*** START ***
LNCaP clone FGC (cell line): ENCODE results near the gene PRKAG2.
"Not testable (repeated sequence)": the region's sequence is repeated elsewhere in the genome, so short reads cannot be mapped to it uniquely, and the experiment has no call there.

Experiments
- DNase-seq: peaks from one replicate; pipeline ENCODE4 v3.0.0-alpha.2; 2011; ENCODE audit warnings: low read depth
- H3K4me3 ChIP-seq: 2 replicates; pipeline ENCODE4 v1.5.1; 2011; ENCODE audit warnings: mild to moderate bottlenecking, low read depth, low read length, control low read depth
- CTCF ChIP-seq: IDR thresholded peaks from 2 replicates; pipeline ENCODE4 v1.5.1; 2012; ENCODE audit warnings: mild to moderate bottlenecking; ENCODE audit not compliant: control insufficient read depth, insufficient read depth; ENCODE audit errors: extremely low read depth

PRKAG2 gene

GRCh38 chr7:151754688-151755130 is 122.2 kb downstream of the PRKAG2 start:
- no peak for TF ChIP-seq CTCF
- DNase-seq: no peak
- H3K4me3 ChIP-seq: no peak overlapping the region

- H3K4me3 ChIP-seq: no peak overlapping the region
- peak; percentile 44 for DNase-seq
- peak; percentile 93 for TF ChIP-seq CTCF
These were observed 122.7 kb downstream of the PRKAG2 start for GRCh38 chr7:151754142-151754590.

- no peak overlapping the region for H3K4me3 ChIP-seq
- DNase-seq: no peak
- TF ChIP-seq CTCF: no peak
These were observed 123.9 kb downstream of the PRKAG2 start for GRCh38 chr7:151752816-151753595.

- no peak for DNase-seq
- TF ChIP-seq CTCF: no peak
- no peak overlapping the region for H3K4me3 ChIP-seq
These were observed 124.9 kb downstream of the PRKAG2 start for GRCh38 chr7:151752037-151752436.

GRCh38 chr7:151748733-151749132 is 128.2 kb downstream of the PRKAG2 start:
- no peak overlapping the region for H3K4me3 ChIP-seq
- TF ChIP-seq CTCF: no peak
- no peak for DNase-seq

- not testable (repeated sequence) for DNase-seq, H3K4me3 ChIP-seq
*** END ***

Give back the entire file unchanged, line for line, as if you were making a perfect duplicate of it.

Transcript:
LNCaP clone FGC (cell line): ENCODE results near the gene PRKAG2.
"Not testable (repeated sequence)": the region's sequence is repeated elsewhere in the genome, so short reads cannot be mapped to it uniquely, and the experiment has no call there.

Experiments
- DNase-seq: peaks from one replicate; pipeline ENCODE4 v3.0.0-alpha.2; 2011; ENCODE audit warnings: low read depth
- H3K4me3 ChIP-seq: 2 replicates; pipeline ENCODE4 v1.5.1; 2011; ENCODE audit warnings: mild to moderate bottlenecking, low read depth, low read length, control low read depth
- CTCF ChIP-seq: IDR thresholded peaks from 2 replicates; pipeline ENCODE4 v1.5.1; 2012; ENCODE audit warnings: mild to moderate bottlenecking; ENCODE audit not compliant: control insufficient read depth, insufficient read depth; ENCODE audit errors: extremely low read depth

PRKAG2 gene

GRCh38 chr7:151754688-151755130 is 122.2 kb downstream of the PRKAG2 start:
- no peak for TF ChIP-seq CTCF
- DNase-seq: no peak
- H3K4me3 ChIP-seq: no peak overlapping the region

- H3K4me3 ChIP-seq: no peak overlapping the region
- peak; percentile 44 for DNase-seq
- peak; percentile 93 for TF ChIP-seq CTCF
These were observed 122.7 kb downstream of the PRKAG2 start for GRCh38 chr7:151754142-151754590.

- no peak overlapping the region for H3K4me3 ChIP-seq
- DNase-seq: no peak
- TF ChIP-seq CTCF: no peak
These were observed 123.9 kb downstream of the PRKAG2 start for GRCh38 chr7:151752816-151753595.

- no peak for DNase-seq
- TF ChIP-seq CTCF: no peak
- no peak overlapping the region for H3K4me3 ChIP-seq
These were observed 124.9 kb downstream of the PRKAG2 start for GRCh38 chr7:151752037-151752436.

GRCh38 chr7:151748733-151749132 is 128.2 kb downstream of the PRKAG2 start:
- no peak overlapping the region for H3K4me3 ChIP-seq
- TF ChIP-seq CTCF: no peak
- no peak for DNase-seq

- not testable (repeated sequence) for DNase-seq, H3K4me3 ChIP-seq